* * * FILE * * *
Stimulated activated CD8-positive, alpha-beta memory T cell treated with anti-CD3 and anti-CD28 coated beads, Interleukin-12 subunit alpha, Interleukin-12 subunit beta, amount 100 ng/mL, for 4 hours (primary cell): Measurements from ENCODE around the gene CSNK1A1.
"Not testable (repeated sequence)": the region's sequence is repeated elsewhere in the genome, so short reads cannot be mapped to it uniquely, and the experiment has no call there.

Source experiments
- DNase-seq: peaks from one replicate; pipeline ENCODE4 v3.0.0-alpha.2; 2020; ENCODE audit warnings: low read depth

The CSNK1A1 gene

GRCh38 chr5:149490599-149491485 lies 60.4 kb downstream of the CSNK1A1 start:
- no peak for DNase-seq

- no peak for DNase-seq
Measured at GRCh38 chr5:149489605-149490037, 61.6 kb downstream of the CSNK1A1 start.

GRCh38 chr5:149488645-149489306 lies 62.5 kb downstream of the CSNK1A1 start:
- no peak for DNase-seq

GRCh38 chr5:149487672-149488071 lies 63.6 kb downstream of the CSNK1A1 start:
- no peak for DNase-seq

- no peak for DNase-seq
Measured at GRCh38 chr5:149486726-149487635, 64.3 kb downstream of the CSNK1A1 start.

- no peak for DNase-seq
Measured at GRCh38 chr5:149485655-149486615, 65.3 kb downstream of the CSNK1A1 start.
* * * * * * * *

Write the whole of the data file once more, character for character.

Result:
Stimulated activated CD8-positive, alpha-beta memory T cell treated with anti-CD3 and anti-CD28 coated beads, Interleukin-12 subunit alpha, Interleukin-12 subunit beta, amount 100 ng/mL, for 4 hours (primary cell): Measurements from ENCODE around the gene CSNK1A1.
"Not testable (repeated sequence)": the region's sequence is repeated elsewhere in the genome, so short reads cannot be mapped to it uniquely, and the experiment has no call there.

Source experiments
- DNase-seq: peaks from one replicate; pipeline ENCODE4 v3.0.0-alpha.2; 2020; ENCODE audit warnings: low read depth

The CSNK1A1 gene

GRCh38 chr5:149490599-149491485 lies 60.4 kb downstream of the CSNK1A1 start:
- no peak for DNase-seq

- no peak for DNase-seq
Measured at GRCh38 chr5:149489605-149490037, 61.6 kb downstream of the CSNK1A1 start.

GRCh38 chr5:149488645-149489306 lies 62.5 kb downstream of the CSNK1A1 start:
- no peak for DNase-seq

GRCh38 chr5:149487672-149488071 lies 63.6 kb downstream of the CSNK1A1 start:
- no peak for DNase-seq

- no peak for DNase-seq
Measured at GRCh38 chr5:149486726-149487635, 64.3 kb downstream of the CSNK1A1 start.

- no peak for DNase-seq
Measured at GRCh38 chr5:149485655-149486615, 65.3 kb downstream of the CSNK1A1 start.